The indoor air quality of five detached dwellings, two townhouses, six apartment units, two mobile homes, one school and one hospital have been monitored. The pollutants monitored were CO, NO, NO2, SO2, O3, CH4, CO2 and total hydrocarbons. Reports results and describes a mathematical model developed to predict indoor concentrations of these pollutants. Briefly discusses the effect of energy conserving measures on indoor air pollution.
Describes a model for calculating air flow in mechanically ventilated high-rise building. Gives simplifying assumptions of model and basic equations of flow for the network of air paths. The second part of the paper gives an example of the calculation for a seventeen-storey apartment building.
Discusses flow of air between two rooms through an open door. Considers 6 cases with and without mechanical ventilation and with a temperature difference between the two rooms. Gives examples of the calculation of air flow. Recommends that for hospitals where the transfer of bacteria should be avoided, doors should be kept shut as much as possible and that it is not economically justifiable to choose such a high ventilation rate that no undesirable back flow occurs with the doors open.
Encore-Canada is a Fortran IV computer program which performs a dynamic simulation of energy use on an hourly basis using weather data. The program includes the calculation of air infiltration and solar effects. This report describes the program structure, data preparation, output and procedures for running the program. Gives examples of program applied to a house giving floorplan of the house, input data and program output.
Gives a brief guide to the computer program ZSTEP, which is a program for simultaneous calculation of the thermal performance of up to ten zones in a building. Outlines the structure and operation of the program and describes the type of input needed and the output produced. Discusses applications of the program and planned developments. An appendix gives data preparation sheets.
Treats drawbacks of current methods used in East Germany of calculating vapour barriers used to protect building elements from condensation. Notes building materials for which moisture absorbed in winter is sufficient to cause condensation damage before it has diffused in summer. Develops method based on calculation model of determining direct relation between any period of condensation and requisite vapour barriers. In addition amount of wateraccumulated during condensation period can also be determined.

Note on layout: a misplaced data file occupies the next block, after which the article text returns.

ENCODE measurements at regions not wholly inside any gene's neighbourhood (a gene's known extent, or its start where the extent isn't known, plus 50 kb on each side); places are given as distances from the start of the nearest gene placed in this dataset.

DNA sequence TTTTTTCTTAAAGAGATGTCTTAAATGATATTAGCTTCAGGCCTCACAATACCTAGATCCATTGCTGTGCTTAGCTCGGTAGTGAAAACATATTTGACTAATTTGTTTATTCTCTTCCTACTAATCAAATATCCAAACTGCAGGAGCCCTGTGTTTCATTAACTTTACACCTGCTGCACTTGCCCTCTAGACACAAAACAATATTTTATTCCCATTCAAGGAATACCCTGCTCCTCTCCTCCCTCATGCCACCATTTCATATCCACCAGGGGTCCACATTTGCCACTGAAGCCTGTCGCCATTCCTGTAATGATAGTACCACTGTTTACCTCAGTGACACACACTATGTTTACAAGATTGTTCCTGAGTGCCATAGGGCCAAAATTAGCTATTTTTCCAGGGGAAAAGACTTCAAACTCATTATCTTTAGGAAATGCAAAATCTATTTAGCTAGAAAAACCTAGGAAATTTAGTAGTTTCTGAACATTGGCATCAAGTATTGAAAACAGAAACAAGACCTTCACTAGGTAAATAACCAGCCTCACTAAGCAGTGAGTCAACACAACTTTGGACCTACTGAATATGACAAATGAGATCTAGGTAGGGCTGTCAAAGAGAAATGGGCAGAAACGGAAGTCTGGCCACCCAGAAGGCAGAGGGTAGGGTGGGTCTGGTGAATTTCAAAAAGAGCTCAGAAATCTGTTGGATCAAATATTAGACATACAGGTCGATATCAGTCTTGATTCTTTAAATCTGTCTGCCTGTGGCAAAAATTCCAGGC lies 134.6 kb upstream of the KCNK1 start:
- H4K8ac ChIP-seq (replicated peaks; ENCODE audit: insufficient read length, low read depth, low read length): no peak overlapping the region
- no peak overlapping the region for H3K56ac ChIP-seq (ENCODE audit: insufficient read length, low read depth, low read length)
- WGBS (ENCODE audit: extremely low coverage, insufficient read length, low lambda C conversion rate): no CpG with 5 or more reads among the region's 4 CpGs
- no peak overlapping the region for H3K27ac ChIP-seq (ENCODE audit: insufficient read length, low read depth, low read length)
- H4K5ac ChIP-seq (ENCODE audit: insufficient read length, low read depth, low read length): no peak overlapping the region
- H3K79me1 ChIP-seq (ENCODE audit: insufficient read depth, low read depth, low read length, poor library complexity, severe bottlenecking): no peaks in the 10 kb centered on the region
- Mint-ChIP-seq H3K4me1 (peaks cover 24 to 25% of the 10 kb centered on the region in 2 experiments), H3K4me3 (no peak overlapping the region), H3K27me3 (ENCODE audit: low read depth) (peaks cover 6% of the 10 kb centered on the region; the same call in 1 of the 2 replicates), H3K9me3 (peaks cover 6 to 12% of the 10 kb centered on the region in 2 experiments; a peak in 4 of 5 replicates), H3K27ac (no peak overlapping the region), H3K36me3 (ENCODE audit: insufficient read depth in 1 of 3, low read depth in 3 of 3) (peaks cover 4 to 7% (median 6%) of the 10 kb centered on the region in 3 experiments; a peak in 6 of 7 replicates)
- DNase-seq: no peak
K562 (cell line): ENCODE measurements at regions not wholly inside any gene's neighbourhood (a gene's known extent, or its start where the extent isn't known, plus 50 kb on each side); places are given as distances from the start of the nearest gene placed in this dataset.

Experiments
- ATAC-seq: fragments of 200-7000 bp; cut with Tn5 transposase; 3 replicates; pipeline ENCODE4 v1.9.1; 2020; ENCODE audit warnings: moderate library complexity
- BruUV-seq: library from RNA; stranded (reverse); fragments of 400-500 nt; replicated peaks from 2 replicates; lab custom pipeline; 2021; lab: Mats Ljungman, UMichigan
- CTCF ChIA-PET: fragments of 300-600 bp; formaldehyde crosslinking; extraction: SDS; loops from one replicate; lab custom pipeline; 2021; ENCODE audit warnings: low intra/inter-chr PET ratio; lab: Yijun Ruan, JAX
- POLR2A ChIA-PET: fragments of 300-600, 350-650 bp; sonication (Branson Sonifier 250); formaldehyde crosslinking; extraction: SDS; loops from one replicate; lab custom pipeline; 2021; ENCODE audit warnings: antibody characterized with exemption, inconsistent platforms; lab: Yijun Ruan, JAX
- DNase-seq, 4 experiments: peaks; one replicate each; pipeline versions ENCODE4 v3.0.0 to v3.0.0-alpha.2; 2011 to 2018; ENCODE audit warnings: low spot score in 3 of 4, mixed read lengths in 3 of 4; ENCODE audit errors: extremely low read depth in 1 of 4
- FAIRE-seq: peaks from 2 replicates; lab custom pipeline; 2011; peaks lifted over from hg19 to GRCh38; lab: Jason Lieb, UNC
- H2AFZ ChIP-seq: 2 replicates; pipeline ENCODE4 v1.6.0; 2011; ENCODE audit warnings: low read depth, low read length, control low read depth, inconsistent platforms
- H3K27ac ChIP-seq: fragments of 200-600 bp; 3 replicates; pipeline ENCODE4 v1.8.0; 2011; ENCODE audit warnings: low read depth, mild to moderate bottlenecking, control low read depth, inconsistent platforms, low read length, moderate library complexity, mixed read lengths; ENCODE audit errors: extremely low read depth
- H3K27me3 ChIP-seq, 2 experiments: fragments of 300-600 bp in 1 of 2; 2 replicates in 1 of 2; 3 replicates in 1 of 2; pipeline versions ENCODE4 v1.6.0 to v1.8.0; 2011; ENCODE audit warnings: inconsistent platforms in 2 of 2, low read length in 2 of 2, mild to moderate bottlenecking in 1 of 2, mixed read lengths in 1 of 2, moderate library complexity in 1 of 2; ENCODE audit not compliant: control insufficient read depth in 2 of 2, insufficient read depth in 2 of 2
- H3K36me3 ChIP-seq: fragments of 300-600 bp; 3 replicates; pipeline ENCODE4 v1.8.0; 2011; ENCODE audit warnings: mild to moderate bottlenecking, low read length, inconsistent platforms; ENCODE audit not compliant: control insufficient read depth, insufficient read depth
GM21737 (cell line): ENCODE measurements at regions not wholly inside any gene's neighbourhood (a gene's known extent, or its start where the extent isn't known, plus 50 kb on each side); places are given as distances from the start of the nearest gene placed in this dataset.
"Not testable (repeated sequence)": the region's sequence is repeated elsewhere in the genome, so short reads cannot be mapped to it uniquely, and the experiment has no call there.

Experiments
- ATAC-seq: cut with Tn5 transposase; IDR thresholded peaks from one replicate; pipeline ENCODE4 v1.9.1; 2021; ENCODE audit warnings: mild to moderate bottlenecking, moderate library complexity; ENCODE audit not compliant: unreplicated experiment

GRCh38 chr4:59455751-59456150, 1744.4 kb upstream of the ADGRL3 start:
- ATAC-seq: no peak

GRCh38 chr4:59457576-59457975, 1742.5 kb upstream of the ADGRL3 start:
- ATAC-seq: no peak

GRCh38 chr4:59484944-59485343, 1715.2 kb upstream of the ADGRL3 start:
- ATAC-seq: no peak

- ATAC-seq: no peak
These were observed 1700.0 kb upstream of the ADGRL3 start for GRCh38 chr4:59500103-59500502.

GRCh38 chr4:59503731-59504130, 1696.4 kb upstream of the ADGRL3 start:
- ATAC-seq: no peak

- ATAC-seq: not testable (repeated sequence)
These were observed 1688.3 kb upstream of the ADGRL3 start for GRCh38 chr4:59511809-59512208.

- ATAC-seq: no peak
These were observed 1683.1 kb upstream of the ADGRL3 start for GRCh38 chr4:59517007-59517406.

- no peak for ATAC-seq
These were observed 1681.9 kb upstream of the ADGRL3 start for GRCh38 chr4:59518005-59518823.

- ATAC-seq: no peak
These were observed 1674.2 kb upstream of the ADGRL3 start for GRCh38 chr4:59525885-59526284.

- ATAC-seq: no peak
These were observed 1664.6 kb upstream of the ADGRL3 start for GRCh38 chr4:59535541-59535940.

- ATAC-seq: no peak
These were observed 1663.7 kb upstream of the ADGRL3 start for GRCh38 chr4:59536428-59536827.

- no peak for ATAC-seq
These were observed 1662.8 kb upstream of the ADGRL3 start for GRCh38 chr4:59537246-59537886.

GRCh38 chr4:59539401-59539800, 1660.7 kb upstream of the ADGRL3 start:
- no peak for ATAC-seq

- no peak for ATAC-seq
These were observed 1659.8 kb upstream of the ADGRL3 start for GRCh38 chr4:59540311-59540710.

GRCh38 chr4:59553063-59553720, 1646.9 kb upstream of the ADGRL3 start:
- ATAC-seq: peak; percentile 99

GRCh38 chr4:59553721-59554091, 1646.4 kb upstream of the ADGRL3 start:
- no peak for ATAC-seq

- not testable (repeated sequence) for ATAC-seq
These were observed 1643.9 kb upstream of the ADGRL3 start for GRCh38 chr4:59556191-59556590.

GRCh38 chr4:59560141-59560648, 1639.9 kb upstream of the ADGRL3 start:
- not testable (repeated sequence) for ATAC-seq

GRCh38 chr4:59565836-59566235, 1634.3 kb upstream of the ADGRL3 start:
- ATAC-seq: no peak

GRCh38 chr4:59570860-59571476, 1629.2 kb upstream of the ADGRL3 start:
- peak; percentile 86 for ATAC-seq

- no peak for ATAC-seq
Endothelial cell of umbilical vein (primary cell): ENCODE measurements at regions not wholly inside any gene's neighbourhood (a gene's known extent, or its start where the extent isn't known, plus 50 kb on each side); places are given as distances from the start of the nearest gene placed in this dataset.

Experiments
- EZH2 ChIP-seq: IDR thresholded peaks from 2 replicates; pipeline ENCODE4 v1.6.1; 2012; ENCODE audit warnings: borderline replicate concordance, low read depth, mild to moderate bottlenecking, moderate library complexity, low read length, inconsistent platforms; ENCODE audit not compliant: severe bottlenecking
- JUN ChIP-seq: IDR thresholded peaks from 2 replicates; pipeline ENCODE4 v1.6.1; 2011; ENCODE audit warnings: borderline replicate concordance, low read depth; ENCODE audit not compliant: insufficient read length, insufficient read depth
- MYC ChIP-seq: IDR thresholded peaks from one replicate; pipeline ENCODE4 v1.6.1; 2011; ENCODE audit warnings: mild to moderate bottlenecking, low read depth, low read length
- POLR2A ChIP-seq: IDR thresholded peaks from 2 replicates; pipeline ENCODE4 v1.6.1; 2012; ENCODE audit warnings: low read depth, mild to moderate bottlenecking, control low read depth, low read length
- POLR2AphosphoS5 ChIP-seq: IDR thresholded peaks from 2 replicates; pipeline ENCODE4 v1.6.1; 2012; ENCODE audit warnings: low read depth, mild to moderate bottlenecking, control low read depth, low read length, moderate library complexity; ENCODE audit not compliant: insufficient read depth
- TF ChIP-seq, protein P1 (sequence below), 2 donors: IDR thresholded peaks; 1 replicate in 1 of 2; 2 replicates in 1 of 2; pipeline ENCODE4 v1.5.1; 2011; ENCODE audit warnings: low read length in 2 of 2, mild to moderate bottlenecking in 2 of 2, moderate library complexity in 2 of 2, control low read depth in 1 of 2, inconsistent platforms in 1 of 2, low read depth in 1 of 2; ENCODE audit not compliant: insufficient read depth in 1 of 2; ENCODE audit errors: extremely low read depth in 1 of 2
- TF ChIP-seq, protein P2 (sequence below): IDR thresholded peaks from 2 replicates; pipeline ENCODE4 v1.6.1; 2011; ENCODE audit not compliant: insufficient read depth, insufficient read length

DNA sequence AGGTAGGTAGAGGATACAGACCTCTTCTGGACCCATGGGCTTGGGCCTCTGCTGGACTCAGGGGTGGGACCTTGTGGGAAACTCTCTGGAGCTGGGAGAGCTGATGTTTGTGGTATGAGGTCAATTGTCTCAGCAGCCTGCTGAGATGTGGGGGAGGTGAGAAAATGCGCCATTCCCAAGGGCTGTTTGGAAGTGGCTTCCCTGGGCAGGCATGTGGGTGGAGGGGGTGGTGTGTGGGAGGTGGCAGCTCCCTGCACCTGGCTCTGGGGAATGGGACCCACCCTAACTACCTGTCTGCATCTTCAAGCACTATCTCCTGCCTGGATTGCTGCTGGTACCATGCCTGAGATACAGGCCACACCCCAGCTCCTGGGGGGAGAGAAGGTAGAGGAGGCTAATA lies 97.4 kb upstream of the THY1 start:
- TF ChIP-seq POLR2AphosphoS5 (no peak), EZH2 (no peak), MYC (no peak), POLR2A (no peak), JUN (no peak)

Presents a long term calculation method for indoor air temperature and moisture variation related to the water vapour condensation problem in a detached residence. In this method, the multi-room infiltration calculation is developed. Furthermore the effect of sorption and description of a room, which is evaluated by means of a short term experiment, is introduced.
Describes method for calculating the adventitious ventilation of a building using information from a pressurization test. The method requires a knowledge of the surface pressures on a building, calculated from wind speed and direction, the inside-outside temperature difference, and the distribution and characteristics of openings in the building shell. Applies formulae to threebuildings and finds a great dependence of infiltration on wind direction. Discusses the effect of wind and stack effect, separately and combined.
Discusses standards and guidelines used for calculating the heat demand over a heating season. Notes inadequacy of current methods, in particular the inadequate account taken of certain environmental conditions and of particular window constructions. Proposes improved sizing procedure to take into account heat loss due to infiltrating air. Discusses simplifying assumptions. Gives expressions for critical heat output and for the quantity of air infiltrating a room.
Proposes a method of linking pressurization measurements in buildings with infiltration rates. The method is based on a simple theoretical model. Gives details of whole house pressurization tests and tracer gas measurements of ventilation rate (using N2O) in fifteen houses. Gives details of the theoretical model and compares field measurements with model predictions. Finds good agreement and concludes model may be used to estimate air change rates using leakage data. Finds surface pressure coefficients for typical house shapes and notes a dearth of data of this type.